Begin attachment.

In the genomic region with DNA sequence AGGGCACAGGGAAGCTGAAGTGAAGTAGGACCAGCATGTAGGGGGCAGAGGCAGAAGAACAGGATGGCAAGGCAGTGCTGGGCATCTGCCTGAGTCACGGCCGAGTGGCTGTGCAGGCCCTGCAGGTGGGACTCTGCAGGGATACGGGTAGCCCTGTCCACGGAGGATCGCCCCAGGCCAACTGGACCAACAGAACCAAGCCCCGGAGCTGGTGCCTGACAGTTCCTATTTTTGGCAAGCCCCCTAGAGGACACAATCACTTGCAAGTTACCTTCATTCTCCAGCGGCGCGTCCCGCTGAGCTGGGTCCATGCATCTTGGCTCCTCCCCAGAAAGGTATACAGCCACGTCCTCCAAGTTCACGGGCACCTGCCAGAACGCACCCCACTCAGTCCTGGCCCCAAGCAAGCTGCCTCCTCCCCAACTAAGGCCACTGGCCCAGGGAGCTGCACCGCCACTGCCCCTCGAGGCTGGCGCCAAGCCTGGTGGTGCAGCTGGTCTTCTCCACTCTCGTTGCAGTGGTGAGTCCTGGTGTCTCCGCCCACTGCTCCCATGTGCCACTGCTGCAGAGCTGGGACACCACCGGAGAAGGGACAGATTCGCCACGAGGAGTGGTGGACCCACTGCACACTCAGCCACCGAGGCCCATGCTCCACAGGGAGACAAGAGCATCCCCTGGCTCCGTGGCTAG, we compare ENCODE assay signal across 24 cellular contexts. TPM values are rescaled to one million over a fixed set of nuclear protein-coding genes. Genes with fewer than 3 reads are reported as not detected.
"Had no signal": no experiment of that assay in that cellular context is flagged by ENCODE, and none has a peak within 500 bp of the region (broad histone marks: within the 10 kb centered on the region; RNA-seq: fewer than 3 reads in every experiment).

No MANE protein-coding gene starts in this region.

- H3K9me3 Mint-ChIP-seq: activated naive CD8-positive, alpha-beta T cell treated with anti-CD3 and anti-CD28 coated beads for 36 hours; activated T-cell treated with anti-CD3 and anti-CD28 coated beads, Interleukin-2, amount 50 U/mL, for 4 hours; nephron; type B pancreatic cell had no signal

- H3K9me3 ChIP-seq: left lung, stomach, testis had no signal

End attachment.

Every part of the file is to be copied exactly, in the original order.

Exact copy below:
In the genomic region with DNA sequence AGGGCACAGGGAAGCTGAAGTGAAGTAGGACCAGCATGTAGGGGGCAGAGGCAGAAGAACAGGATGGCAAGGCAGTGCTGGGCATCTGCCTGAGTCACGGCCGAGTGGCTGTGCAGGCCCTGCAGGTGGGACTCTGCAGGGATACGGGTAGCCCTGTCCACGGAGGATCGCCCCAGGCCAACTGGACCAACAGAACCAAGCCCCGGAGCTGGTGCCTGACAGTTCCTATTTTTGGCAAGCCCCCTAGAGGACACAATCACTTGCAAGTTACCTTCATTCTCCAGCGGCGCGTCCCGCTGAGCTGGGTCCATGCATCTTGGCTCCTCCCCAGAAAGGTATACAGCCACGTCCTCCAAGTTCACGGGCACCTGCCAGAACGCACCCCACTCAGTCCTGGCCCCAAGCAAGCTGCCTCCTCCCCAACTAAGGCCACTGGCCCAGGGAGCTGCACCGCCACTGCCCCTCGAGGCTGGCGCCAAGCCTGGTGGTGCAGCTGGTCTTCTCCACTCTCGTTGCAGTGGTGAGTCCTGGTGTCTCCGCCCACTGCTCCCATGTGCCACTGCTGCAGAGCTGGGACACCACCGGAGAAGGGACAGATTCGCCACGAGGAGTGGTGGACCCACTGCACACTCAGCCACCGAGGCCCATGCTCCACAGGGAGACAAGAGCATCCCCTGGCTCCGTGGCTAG, we compare ENCODE assay signal across 24 cellular contexts. TPM values are rescaled to one million over a fixed set of nuclear protein-coding genes. Genes with fewer than 3 reads are reported as not detected.
"Had no signal": no experiment of that assay in that cellular context is flagged by ENCODE, and none has a peak within 500 bp of the region (broad histone marks: within the 10 kb centered on the region; RNA-seq: fewer than 3 reads in every experiment).

No MANE protein-coding gene starts in this region.

- H3K9me3 Mint-ChIP-seq: activated naive CD8-positive, alpha-beta T cell treated with anti-CD3 and anti-CD28 coated beads for 36 hours; activated T-cell treated with anti-CD3 and anti-CD28 coated beads, Interleukin-2, amount 50 U/mL, for 4 hours; nephron; type B pancreatic cell had no signal

- H3K9me3 ChIP-seq: left lung, stomach, testis had no signal